The Mesoproterozoic Seal Lake Group in central Labrador comprises a sequence of argillaceous and arenaceous sedimentary rocks, intercalated with basalt flows and intruded by gabbro sills. The entire group is folded into an east-to north-east-trending, doubly plunging syncline of which the southern limb has been overturned and overridden by older rocks transported northwards along Grenvillian thrust faults. The group is host to numerous copper sulphide and native copper occurrences and minor, localized uranium mineralization is associated with the basal sedimentary rocks. Regional mapping in the eastern Seal Lake area recognized two periods of deformation. The first regional event produced a dominant east-northeast-striking fabric, resulted in folding of the main syncline and some fault development along the limbs and hinge area. A later deformation resulted in folding of the main fabric into small-scale folds and open warps. A dominant south-southeast plunge of mesoscopic, first generation fold axes define the plunge of the main syncline. Prevalent south-plunging mineral lineations and small-scale dextral shearing suggests a north-directed thrust component is present in east-trending faults. Metamorphic grade ranges from chlorite-tremolite assemblages in the southern map area to pumpellyite facies in the north. Examination of known mineral occurrences in the eastern Seal Lake area confirm native copper, malachite and bornite mineralization hosted by quartz + carbonate veins associated with fractures and small-scale shear zones proximal to basalt-slate contacts. Bornite, chalcocite, Cu-carbonates and chalcopyrite are also hosted in gabbro sill margins. Several new copper occurrences and minor uranium mineralization have been identified in the eastern Seal Lake area.
Nd Isotope Evidence for the Extent of Juvenile Monocyclic Crust in the Southwest Grenville Province
Nd isotope data are used to generate a crustal formation age map for the southwest Grenville Province. These data show that juvenile monocyclic crust is restricted to part of the Central Metasedimentary Belt interpreted as an ensimatic back-arc rift zone. There is a clear isotopic distinction between juvenile crust in the rift zone and pre-Grenvillian crust on the flanks. However, the rift zone contains at least two blocks of older crust that appear to have rifted away from its walls. In addition, the rift has an ensialic extension in Quebec, suggesting that it dies out to the north. On the flanks of the rift zone, there is evidence for two crust-forming events, comprising an earlier (1.5 Ga) juvenile Pinwarian event, and a later 1.4-1.3 Ga continental margin arc (the Elzevirian orogeny). Based on the geographical distribution of Nd model ages in the SW Grenville Province, a revised tectonic model for the Grenville orogeny is developed. In this model, back-arc spreading created the rift zone behind a (pre-Grenvillian) Elzevirian subduction zone that obliquely straddled the edge of a Mesoproterozoic continental margin. As a result of this geometry, the rift zone died out to the north as it propagated into cold Archean crust. Elzevirian subduction was probably halted by the collision of the continental margin with an off-shore arc, and later with a major continental block, giving rise respectively to the Shawinigan and the Ottawan orogenic events. These collisional events can be grouped as parts of the Grenville Orogenic Cycle.
Neodymium Isotope Analysis to Constrain Terrane Boundries in the Saguenay and Baie- Commeau Regions of Quebec and the Tweed-Bancroft Area of Ontario: Back-arc Rifiting and Arc Accretion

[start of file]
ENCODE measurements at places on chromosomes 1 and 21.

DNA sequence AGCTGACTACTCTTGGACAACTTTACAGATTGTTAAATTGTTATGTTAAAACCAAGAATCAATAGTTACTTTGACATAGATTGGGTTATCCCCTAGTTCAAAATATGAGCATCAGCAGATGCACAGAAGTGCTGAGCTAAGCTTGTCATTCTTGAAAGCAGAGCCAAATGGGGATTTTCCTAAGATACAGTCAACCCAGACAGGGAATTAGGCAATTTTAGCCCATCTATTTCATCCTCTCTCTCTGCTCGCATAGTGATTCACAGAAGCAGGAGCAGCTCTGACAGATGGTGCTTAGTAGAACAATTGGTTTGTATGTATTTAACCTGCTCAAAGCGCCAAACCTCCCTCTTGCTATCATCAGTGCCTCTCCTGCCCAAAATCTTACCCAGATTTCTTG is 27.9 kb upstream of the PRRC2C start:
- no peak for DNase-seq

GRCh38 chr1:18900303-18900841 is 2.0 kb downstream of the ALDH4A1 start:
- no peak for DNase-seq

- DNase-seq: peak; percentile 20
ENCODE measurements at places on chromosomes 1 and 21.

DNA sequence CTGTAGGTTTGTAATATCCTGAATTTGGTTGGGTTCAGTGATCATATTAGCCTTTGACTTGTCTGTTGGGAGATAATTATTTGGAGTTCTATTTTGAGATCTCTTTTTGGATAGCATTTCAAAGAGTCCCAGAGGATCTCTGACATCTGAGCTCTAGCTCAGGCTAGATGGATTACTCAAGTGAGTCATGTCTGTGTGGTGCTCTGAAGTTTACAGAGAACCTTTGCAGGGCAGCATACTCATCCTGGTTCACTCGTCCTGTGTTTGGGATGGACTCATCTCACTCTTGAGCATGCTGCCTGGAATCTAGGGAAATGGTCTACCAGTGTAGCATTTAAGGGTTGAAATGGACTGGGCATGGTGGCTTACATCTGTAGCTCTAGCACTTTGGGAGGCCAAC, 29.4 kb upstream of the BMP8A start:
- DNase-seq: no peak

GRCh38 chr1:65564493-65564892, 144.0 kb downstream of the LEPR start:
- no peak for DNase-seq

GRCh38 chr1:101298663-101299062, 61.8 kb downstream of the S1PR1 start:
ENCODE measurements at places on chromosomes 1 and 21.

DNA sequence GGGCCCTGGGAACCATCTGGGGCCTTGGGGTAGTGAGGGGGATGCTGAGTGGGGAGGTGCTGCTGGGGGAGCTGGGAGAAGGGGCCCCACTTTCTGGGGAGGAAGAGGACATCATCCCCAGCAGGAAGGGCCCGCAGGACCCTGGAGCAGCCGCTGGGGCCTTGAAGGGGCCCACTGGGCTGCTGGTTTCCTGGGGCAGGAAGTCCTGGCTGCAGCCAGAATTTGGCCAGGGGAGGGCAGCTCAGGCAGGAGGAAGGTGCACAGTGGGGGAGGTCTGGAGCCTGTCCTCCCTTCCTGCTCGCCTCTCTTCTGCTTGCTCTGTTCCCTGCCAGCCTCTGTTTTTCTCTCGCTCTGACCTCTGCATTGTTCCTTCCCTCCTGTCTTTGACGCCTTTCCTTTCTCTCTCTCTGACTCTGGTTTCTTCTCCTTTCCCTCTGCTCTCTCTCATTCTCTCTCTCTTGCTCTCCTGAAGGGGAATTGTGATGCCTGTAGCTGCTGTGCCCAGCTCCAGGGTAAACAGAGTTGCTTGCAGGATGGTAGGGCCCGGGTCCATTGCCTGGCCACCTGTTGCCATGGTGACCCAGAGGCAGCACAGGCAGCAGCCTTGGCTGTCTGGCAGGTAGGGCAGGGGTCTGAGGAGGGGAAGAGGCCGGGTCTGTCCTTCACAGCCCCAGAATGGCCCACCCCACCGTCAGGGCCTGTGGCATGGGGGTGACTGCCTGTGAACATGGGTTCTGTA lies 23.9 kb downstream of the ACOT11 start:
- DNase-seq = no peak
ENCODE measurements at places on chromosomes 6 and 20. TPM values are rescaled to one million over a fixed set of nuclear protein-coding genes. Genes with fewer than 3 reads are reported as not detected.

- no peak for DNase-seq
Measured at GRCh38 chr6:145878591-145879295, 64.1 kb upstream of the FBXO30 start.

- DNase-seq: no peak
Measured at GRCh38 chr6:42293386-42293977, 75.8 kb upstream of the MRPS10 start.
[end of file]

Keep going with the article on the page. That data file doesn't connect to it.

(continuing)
This study combines isotope evidence and major element analysis in reconnaissance efforts to investigate interesting geological structures in three portions of the Grenville Province in Ontario and Quebec. The aim is to constrain terrane boundaries to explore the geologic environment encompassing the Saguenay and Baie- Comeau regions of Quebec and the Tweed - Bancroft area (Weslemkoon Batholith) of Ontario through spatial, temporal and tectonic relationships. The Grenville Orogeny (1.20 - 1.00 Ga) metamorphosed this area, obscuring boundaries between lithotectonic domains of pre-Grenvillian crust. Neodymium (Nd) isotope data have been successfully utilized in mapping many terrane boundaries in the Grenville Province, and will be applied to these three areas which are yet to be defined in detail. In each of these regions reconnaissance work has revealed portions of crust with older isotope signatures surrounded by more juvenile terranes. The Weslemkoon Batholith of the Elzevir Terrane is found within the Central Metasedimentary Belt (CMB). This area was formerly considered to be a composite arc belt but current evidence suggests that it represents a failed back-arc rift zone. The Weslemkoon batholith is located within a remnant block of older crust within the rift, but exhibits a diffuse terrane boundary to the east, with Nd model ages that are progressively more juvenile. The diffuse boundary is consistent with the rifting model, where magmatism sampled basement crust with varying formation ages. Within the Saguenay and Baie-Comeau regions of the Pinwarian-aged Quebecia Terrane, two older blocks of crust have recently been identified. These blocks are possible evidence that the Quebecia Terrane represents a composite arc belt similar to the model previously proposed for the CMB. Such circumstance would infer that these older blocks represent continent building through arc accretion at the eastern margin of Laurentia.
Nd-Isotope Mapping of Southern Labrador
The geology of Southern Labrador, in the eastern region of the Grenville Province, records the tectonic history of an important period of time in the formation of the North American Shield. Several major orogenic events occurred in Southern Labrador: the Makkovik orogeny (1890-1850 Ma), the Labradorian orogeny (1710-1600 Ma), the Pinwarian (1510-1450 Ma) and the Grenville orogeny (1050-985 Ma. In order to understand the geological evolution of this region through these successive events, it is critical to establish the extent of crust that was newly formed in each of these events, relative to areas of crustal reworking of pre-existing crust. Nd model age mapping is the most powerful and cost effective means of distinguishing between these different types of geological process, and is therefore being applied to N-S and E-W transects across Southern Labrador. Preliminary data largely support the conclusions of previous crustal formation age mapping in the Eastern Grenville Province, showing that the Hawke River and Mealy Mountain terranes contain significant areas of pre- Labradorian crust that may have formed during the Makkovik orogeny. In contrast, the Pinware terrane is shown to consist largely of juvenile Labradarian crust. The Lake Melville terrane appears to contain a mixture of Labradorian and pre-Labradorian elements that requires further investigation.